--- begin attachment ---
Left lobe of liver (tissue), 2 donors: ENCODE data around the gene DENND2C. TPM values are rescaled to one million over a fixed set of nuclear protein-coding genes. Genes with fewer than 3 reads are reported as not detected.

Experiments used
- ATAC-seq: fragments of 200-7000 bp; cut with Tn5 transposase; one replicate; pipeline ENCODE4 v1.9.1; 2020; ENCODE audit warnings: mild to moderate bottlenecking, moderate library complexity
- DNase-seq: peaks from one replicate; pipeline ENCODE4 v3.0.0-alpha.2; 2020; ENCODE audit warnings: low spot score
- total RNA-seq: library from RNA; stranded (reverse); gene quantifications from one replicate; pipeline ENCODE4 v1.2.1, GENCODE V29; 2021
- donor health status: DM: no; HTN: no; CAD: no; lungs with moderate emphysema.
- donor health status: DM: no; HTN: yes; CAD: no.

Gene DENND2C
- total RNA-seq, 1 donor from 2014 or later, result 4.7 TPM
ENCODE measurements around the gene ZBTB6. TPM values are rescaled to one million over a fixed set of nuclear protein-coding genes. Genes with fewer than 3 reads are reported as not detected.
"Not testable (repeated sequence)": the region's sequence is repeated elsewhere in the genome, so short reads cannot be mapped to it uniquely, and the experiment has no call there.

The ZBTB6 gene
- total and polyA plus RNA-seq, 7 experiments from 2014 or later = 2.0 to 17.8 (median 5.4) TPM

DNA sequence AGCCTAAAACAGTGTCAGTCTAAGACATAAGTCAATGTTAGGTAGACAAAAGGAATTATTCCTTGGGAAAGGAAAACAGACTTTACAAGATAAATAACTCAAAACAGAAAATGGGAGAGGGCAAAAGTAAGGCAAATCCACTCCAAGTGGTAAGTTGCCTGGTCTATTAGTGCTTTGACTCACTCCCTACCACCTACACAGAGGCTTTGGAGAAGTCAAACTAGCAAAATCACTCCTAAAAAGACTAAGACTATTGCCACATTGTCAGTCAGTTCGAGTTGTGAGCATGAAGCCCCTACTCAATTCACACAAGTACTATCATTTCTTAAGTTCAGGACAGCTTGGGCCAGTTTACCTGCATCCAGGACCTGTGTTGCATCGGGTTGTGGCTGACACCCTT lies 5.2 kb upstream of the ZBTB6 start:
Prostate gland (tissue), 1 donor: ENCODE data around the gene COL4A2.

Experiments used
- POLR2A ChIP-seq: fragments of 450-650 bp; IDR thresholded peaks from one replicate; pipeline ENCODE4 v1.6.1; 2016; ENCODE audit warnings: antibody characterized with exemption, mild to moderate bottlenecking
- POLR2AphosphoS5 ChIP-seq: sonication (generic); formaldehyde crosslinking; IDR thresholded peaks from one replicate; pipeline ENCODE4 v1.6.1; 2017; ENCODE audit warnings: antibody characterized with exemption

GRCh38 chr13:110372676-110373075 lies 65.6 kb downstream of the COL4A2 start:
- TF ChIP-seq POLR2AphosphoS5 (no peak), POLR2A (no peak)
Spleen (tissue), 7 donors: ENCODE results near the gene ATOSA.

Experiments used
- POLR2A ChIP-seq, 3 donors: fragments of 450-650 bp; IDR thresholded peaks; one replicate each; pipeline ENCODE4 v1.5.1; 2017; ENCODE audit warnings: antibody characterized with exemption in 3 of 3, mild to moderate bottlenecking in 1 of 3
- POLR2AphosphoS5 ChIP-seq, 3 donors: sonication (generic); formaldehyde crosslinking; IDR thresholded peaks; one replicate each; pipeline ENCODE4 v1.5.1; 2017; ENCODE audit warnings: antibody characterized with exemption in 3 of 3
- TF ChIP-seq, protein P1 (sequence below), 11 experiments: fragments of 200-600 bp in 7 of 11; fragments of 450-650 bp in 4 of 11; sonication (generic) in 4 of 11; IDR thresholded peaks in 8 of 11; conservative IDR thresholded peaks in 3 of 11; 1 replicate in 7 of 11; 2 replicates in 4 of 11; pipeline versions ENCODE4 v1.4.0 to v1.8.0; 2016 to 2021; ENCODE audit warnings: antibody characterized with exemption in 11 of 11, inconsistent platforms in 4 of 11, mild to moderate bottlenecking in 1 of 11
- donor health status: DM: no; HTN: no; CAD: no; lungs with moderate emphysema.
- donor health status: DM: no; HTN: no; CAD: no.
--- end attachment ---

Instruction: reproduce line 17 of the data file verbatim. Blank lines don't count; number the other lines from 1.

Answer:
- POLR2A ChIP-seq: fragments of 450-650 bp; IDR thresholded peaks from one replicate; pipeline ENCODE4 v1.6.1; 2016; ENCODE audit warnings: antibody characterized with exemption, mild to moderate bottlenecking